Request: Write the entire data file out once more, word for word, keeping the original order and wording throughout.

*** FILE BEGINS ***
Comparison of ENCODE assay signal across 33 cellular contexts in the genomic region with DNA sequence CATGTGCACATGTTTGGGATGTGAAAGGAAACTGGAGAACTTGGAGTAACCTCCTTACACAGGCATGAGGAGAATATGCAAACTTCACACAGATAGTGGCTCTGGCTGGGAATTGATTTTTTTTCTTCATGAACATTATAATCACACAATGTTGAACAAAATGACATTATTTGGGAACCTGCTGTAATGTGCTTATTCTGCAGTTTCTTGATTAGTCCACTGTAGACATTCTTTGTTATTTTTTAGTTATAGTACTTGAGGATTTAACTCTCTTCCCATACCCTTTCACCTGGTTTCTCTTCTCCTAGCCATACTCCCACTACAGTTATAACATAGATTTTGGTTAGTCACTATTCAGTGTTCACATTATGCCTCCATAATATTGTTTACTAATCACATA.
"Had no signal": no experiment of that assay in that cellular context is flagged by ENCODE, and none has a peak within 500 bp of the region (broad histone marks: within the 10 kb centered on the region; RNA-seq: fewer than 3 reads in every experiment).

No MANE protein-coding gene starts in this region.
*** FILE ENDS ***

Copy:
Comparison of ENCODE assay signal across 33 cellular contexts in the genomic region with DNA sequence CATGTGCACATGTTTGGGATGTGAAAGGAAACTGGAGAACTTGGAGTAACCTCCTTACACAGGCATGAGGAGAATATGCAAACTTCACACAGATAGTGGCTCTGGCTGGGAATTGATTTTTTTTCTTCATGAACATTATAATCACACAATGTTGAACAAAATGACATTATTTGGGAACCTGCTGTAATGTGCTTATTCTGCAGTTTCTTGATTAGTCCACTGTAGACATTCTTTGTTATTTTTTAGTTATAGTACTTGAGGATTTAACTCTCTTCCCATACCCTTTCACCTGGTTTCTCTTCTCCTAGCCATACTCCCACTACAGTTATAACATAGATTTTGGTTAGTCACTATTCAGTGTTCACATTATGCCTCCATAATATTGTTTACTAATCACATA.
"Had no signal": no experiment of that assay in that cellular context is flagged by ENCODE, and none has a peak within 500 bp of the region (broad histone marks: within the 10 kb centered on the region; RNA-seq: fewer than 3 reads in every experiment).

No MANE protein-coding gene starts in this region.